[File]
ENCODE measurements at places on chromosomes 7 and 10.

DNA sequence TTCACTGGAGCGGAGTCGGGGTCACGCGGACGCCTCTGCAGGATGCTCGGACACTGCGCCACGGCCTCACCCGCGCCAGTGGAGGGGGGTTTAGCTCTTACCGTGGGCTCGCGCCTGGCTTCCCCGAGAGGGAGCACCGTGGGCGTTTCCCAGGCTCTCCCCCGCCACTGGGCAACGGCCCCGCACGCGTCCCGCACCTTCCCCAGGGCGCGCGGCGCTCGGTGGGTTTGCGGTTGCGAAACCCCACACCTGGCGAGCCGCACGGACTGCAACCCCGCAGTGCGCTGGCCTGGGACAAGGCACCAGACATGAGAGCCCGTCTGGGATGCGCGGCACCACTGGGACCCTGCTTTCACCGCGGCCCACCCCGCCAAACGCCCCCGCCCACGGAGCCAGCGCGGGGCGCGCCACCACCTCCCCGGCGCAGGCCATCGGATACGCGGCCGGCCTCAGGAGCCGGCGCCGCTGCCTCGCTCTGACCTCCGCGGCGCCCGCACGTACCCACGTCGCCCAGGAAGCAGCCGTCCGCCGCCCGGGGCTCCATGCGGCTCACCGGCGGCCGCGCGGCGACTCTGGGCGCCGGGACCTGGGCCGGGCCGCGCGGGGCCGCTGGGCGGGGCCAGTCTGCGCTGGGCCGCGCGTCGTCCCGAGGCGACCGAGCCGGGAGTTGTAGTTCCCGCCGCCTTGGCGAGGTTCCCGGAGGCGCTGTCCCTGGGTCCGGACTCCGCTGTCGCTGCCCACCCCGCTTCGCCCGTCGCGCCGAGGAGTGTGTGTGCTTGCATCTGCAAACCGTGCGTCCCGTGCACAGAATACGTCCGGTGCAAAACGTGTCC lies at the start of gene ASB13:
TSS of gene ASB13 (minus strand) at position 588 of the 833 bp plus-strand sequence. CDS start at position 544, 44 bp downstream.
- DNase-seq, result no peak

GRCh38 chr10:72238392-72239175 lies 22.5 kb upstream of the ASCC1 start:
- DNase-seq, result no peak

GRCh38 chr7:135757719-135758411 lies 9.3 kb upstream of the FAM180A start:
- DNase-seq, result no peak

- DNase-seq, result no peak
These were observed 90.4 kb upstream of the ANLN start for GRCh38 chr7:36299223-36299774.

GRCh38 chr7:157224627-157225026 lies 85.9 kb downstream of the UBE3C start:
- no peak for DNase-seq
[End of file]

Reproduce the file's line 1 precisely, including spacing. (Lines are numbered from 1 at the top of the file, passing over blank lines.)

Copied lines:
ENCODE measurements at places on chromosomes 7 and 10.